Today, as part of the main activity, five marches will set out from various points in the capital to come together at Milla de Oro. (horizontal-x3)
Today, as part of the main activity, five marches will set out from various points in the capital to come together at Milla de Oro. (GFR Media)

May 1, 2017 has taken on a very different hue for the Puerto Rican people who today, moved by a series of austerity measures resulting from the Government’s fiscal crisis, called for a national strike.

“In Puerto Rico, tomorrow (today) it will not be as in the rest of the world. Tomorrow (today), the protest has taken on another hue because, within the context of the working people and all that regards to the Oversight Board, (the first of May) has taken on a greater meaning and there is concern about the criminalization of the social protest,” said Osvaldo Burgos, former director of the Commission for Civil Rights and spokesperson of the Broad Committee for the Search of Equity (CABE, by its Spanish acronym).

Every May 1, International Workers’ Day, labor sectors traditionally call on the people to various marches, but this time, the call is to shut down the country. Religious, academic, feminist, and private business groups have joined in the clamor.

“What we are facing is a crisis of such magnitude that it’s going to affect the entire working class, but, also, it is going to affect public education, health services... There’s this acknowledgement that we have to unite and make demands,” noted Nora Vargas, from the Advisory Board of the American Civil Liberties Union (ACLU).

“What (this) has brought is a unity of purpose and I believe that is what we’ll see, a demand for auditing the debt, to respect acquired rights, and to save the importance of public education,” added Vargas.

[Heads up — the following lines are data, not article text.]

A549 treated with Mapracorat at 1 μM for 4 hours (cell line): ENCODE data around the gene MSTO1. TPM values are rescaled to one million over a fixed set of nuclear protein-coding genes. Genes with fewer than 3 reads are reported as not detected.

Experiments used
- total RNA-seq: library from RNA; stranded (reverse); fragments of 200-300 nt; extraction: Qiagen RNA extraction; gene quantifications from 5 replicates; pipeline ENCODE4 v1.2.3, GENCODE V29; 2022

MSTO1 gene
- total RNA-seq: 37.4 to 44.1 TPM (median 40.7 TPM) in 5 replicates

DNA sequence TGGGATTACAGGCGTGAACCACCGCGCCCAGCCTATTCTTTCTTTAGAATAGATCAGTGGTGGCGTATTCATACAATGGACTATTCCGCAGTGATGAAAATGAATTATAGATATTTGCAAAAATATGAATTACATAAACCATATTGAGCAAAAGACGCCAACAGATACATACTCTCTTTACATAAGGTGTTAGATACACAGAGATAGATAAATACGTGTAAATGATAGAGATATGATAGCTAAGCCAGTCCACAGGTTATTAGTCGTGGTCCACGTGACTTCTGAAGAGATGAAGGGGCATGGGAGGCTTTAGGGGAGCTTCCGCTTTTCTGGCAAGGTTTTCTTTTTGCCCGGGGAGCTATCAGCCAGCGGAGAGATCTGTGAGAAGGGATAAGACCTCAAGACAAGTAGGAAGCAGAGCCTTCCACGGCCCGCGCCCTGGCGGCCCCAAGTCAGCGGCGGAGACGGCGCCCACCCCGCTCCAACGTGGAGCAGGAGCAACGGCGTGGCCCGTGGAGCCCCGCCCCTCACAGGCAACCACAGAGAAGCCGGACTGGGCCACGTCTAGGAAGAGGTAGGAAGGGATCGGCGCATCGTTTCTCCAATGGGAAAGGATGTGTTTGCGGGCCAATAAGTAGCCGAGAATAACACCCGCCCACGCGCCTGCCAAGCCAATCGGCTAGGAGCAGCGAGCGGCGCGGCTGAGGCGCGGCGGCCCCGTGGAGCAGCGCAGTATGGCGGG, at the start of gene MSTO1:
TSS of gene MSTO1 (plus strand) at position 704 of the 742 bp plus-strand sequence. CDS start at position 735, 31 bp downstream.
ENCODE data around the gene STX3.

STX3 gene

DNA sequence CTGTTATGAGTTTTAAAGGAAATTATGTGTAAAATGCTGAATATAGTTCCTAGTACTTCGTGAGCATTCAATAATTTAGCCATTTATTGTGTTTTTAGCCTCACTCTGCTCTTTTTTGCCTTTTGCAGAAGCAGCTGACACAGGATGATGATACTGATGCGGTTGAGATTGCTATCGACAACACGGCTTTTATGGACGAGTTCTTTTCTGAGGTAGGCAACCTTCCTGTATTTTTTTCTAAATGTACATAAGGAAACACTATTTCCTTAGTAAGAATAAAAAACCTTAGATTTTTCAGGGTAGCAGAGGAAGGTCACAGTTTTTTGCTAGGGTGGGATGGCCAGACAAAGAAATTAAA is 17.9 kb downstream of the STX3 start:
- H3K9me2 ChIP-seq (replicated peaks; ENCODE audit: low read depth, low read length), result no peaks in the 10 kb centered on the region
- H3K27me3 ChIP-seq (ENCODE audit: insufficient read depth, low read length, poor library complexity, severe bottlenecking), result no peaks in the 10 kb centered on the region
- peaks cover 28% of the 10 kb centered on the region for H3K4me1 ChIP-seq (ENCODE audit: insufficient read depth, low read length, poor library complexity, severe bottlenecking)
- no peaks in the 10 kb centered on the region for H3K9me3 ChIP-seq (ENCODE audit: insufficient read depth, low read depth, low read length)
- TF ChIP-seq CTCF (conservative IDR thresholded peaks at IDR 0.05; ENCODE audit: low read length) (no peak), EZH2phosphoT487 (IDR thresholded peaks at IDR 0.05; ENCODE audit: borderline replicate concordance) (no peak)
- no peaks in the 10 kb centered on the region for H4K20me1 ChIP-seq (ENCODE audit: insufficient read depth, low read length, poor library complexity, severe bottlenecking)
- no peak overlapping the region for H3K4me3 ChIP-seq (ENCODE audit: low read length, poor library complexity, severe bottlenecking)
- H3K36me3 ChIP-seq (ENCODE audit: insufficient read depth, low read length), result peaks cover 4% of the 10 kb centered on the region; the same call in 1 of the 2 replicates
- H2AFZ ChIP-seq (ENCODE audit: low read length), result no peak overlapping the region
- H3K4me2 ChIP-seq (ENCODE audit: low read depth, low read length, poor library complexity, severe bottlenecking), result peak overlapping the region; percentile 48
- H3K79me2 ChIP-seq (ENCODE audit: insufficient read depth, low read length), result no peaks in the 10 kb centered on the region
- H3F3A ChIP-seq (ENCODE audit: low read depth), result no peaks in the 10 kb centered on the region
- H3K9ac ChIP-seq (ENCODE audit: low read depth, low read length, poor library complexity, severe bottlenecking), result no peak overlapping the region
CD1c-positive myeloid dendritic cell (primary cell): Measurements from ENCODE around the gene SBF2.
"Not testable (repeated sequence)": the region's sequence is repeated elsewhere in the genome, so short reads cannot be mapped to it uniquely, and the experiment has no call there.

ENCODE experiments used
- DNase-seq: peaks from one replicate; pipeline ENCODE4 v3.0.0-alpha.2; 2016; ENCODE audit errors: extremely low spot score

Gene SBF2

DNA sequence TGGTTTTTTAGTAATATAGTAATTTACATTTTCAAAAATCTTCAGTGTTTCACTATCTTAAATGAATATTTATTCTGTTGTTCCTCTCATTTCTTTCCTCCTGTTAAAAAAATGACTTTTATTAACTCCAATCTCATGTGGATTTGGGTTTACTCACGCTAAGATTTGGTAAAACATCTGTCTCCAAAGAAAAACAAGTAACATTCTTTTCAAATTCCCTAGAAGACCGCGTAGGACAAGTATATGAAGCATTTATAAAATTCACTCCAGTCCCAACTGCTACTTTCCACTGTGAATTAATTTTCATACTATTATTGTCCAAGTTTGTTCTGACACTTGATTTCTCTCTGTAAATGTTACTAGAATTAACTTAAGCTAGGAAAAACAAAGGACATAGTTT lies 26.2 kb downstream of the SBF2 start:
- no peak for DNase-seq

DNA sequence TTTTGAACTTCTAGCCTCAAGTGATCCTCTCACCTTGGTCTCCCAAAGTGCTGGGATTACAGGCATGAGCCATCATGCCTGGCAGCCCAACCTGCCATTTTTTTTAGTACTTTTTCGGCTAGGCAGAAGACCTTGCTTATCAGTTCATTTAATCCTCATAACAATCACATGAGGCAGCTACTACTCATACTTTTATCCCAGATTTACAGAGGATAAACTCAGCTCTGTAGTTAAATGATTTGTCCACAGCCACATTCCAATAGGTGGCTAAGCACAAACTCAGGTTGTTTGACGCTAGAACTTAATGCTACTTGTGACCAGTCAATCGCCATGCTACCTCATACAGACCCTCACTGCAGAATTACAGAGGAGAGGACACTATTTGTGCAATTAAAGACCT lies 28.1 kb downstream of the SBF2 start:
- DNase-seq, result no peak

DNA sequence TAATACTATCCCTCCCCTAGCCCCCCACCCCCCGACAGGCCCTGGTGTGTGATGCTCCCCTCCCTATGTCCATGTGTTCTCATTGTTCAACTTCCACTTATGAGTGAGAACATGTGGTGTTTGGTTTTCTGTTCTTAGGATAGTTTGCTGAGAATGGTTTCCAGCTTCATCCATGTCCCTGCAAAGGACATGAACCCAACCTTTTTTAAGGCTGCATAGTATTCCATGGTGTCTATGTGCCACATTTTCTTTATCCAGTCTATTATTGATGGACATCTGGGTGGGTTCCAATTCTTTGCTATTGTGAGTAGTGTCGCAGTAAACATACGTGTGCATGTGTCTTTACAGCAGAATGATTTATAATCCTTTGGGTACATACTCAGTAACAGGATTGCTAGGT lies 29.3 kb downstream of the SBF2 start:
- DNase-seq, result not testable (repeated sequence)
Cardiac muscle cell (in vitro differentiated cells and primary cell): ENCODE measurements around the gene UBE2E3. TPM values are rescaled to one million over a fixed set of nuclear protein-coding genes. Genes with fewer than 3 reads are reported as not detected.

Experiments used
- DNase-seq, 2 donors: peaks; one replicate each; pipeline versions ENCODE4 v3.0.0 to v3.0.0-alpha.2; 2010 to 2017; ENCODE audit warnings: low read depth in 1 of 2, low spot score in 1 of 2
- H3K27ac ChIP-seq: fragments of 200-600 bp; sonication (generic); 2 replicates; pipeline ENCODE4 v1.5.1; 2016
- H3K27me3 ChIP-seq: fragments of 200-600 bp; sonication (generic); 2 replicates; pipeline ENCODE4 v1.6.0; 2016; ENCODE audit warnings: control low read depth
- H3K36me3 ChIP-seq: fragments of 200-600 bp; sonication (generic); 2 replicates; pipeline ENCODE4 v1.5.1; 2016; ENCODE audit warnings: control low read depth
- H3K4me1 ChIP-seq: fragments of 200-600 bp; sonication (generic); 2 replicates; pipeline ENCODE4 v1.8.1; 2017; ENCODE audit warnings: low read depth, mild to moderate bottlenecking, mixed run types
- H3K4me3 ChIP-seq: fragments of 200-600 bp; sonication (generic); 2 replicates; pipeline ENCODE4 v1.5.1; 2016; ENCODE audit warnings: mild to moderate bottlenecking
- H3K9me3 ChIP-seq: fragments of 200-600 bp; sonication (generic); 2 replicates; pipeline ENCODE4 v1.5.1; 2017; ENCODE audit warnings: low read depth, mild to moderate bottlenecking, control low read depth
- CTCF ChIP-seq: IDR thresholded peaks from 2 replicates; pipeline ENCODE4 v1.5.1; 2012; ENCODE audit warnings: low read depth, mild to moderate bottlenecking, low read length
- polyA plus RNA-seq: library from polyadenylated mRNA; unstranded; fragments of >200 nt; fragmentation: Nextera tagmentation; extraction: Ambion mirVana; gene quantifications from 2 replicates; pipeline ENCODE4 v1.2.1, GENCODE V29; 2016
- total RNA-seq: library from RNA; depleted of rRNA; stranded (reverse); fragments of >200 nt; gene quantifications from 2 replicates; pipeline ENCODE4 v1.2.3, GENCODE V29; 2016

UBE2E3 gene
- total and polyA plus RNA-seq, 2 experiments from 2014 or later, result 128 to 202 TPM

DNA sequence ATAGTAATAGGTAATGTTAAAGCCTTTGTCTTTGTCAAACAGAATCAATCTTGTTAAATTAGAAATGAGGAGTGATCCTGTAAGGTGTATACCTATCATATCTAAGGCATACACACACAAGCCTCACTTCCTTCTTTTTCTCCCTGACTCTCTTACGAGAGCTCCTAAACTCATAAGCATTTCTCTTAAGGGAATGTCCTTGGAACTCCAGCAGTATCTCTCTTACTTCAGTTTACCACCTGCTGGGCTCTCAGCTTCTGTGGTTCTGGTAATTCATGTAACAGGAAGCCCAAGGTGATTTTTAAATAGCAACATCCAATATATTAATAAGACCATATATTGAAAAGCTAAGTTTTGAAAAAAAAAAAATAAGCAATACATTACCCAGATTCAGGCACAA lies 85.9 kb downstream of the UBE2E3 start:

Today, as part of the main activity, five marches will set out from various points in the capital to come together at Milla de Oro. Protesters will gather in the Department of Labor, the Río Piedras Campus of the University of Puerto Rico (UPR, by its Spanish acronym), the José Miguel Agrelot Coliseum, the Hiram Bithorn stadium, and Plaza Las Américas. The final concentration will be around the Seaborne building, where the offices the Oversight Board (OB) are located.

Police superintendent, Michelle Hernández Fraley, has said that the 13,600 police officers, excepting those on vacation, will be on duty.

Both Vargas and Burgos insisted that the team of observers from both organizations are watching for any violation to the civil rights of protesters and that they will watch for compliance with the agreements for the Reform of the Police resulting from a federal suit against it. Likewise, the said they will have a team of mediators.


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